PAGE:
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MOSI and a Potential USF On-Campus Stadium: What We Know So Far

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MOSI's board officially opened up the can of worms this week. Here's what we can divine so far.

The board of the Museum of Science and Industry indicated on Tuesday that they'll work to engineer a move to downtown Tampa to be a part of Jeff Vinik's redevelopment plan of the entire core of the city.

It will take several years before the U-Hauls start heading down I-275, but it also means 80+ acres across the street from USF, connected by a pedestrian bridge over Fowler Avenue, will be available for whatever the Hillsborough County Commission wants to put there. Be it a technology park, a large retail/entertainment space... or the long-anticipated on-campus football stadium for the USF Bulls.

Over the last week I've talked to several USF employees as well as many people that would be involved in the process, and the basic consensus is that USF would love to build on MOSI's footprint, but they need to find a way to make the money work. Other considerations include:

  • There is a potential lawsuit to block MOSI's move, but according to everyone except the plaintiff it seems very unlikely to succeed.
  • Building an on-campus stadium will require a very significant philanthropic investment (one that many aren't sure is feasible), some Capital Improvement Trust Fund dollars, an increase in the USF student athletics fee (or a separate fee for the stadium similar to the Marshall Center Use Fee or the Health Fee or the Transportation Fee), a long-term agreement regarding naming rights to the facility, and likely a public-private partnership similar to that of the Student Housing Village currently under construction.
  • Any stadium project likely wouldn't be just a standalone place to play football. It would be a project that would combine retail, student housing, lab and technology space, office space, and classrooms. This would provide the revenue streams needed to get a bond issued to cover a large portion of construction costs. Only certain future revenue streams can be bonded against (i.e. student fees and pouring rights can, future ticket sales can't), so there has to be enough guaranteed revenue to make the investment work.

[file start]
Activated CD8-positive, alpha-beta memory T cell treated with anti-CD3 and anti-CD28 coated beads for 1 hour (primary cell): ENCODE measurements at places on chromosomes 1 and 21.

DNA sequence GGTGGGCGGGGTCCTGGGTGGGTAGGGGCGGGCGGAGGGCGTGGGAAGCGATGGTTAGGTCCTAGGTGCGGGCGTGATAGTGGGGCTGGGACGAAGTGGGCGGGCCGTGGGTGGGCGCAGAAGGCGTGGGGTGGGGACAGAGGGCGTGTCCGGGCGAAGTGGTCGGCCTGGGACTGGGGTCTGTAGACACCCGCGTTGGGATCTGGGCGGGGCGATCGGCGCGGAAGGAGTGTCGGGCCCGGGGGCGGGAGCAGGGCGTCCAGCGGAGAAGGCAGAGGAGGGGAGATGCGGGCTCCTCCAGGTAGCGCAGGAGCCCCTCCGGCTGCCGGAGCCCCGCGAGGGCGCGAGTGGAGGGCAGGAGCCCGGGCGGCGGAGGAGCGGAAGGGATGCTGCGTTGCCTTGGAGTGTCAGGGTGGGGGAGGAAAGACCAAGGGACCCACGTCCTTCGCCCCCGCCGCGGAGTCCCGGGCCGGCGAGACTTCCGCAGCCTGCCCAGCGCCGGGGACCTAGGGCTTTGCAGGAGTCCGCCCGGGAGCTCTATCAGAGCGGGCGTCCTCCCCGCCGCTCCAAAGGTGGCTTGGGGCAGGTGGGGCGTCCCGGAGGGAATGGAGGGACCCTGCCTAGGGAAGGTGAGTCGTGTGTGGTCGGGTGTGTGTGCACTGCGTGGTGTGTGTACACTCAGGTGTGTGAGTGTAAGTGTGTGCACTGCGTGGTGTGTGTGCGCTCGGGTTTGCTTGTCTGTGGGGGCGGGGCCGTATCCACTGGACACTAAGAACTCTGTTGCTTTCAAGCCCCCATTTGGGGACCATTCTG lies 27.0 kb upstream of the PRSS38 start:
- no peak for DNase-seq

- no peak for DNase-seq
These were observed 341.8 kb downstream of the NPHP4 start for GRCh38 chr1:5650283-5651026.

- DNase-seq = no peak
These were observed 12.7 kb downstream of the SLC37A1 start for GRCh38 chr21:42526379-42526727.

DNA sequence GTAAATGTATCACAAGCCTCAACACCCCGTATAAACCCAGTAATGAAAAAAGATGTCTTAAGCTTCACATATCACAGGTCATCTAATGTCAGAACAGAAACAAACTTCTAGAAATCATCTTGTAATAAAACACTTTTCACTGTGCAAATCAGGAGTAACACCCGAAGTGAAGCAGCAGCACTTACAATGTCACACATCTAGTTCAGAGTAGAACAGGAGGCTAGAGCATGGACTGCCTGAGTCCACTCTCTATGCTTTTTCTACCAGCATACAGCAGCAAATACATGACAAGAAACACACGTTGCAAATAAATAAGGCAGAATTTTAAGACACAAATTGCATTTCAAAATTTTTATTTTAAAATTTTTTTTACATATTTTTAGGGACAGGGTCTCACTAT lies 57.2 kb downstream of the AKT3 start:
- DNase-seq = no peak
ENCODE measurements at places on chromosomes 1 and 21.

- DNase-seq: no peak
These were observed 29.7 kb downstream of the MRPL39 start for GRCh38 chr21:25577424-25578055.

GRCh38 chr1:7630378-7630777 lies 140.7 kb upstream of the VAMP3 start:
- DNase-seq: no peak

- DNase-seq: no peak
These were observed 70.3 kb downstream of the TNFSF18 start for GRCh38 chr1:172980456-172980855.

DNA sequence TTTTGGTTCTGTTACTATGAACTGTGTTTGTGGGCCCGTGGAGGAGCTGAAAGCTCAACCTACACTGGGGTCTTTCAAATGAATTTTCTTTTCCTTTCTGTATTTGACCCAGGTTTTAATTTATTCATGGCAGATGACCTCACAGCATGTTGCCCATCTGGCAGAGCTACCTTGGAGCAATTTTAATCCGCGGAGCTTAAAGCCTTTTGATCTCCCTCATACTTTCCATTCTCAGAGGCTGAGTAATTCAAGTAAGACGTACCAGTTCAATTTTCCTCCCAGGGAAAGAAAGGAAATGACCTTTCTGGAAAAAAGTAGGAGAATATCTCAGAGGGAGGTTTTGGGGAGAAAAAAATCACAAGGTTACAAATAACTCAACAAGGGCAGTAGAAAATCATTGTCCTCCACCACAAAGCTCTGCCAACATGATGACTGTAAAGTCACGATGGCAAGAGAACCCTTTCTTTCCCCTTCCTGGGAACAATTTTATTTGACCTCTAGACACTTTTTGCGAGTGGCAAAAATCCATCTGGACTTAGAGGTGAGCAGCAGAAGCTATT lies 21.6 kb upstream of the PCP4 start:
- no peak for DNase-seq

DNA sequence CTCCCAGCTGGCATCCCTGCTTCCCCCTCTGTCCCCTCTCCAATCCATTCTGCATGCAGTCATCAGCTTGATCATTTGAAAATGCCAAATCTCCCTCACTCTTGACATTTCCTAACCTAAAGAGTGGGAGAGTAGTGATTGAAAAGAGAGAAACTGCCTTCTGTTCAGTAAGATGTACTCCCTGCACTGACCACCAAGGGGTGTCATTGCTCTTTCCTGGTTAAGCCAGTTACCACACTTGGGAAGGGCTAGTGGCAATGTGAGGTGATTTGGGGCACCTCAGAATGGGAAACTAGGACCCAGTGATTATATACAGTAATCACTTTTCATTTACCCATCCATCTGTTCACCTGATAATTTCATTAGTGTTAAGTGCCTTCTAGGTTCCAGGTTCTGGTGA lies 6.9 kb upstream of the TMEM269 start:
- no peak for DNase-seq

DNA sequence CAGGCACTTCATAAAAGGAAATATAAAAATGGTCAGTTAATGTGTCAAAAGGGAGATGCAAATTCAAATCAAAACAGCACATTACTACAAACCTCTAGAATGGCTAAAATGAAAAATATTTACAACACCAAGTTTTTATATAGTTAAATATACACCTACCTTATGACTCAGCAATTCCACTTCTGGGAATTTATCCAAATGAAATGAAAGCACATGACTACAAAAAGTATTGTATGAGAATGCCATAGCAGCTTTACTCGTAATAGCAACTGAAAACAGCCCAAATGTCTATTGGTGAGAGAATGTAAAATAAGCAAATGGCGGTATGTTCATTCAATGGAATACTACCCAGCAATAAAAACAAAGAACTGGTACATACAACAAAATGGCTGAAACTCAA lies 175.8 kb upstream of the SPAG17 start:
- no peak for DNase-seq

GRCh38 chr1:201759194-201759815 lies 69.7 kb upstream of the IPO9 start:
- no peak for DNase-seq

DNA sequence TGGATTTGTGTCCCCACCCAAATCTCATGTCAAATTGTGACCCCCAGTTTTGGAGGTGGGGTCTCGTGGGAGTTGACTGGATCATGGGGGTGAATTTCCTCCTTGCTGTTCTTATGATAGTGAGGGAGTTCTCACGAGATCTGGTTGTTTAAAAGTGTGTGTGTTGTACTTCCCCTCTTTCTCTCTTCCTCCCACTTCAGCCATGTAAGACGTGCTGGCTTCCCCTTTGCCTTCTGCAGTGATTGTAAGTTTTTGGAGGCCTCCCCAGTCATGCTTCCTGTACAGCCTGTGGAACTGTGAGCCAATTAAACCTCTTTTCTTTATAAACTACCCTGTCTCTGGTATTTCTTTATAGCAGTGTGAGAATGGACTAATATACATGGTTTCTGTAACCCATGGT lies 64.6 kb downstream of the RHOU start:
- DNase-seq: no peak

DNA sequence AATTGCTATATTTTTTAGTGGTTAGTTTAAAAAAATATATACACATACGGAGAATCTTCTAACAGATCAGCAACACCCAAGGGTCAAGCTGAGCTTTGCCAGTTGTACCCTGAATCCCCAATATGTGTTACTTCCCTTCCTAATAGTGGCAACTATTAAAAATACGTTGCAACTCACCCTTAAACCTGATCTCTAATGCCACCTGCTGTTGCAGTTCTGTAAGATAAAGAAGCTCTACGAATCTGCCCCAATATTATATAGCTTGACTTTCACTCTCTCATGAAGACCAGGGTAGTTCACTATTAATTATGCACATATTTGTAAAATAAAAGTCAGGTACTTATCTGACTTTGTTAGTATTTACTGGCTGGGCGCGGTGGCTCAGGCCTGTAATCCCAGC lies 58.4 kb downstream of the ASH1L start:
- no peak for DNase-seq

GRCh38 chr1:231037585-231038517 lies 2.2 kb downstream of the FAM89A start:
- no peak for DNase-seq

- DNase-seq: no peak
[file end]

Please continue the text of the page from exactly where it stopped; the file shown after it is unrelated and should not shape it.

• A bond issue paid for the Sun Dome renovations in 2011-12, and it's fair to say revenues there have underperformed the projections that paid for the bond. That gives pause to some about beginning a much bigger project. But if most of the risk can be laid off on a private backer that's willing to underwrite costs, a massive hurdle would be cleared. A very basic summary of the initial concerns of some Hillsborough County Commissioners can be found in this piece we wrote last year.
  • MOSI certainly isn't the only potential property available to USF. The long-rumored University Mall takeover could still happen, because recent renovations clearly aren't helping business. There have been some rumblings about turning the mall into a jai alai fronton, but right now the mall isn't creating nearly the economic impact a plot of developed land of that size in that location should generate. USF also owns tons of land across Fletcher Avenue (see Page 2 here to see USF's domain across the street); however, any construction in that area would require creating additional green space to replace what would be lost, and that would need to be bought from somewhere. There is also still some space that might be feasible closer to the Athletics District on campus.

One thing that was consistent among everyone we've talked to is that if USF is going to compete at its desired athletic and academic levels, an on-campus stadium must happen. Losing the BCS/Power 5 affiliation set the athletic program back decades, and realigning to a better league is vital to get where the school wants to be. There's unanimity across the administration, Board of Trustees, and Athletics that the status quo is not acceptable long term. Finding a path forward to a better conference is a priority.

USF's administration dropped the ball when the Big East imploded. They bet on the wrong horse, and have paid for it dearly. Making this project work could go a long way to fixing that massive mistake.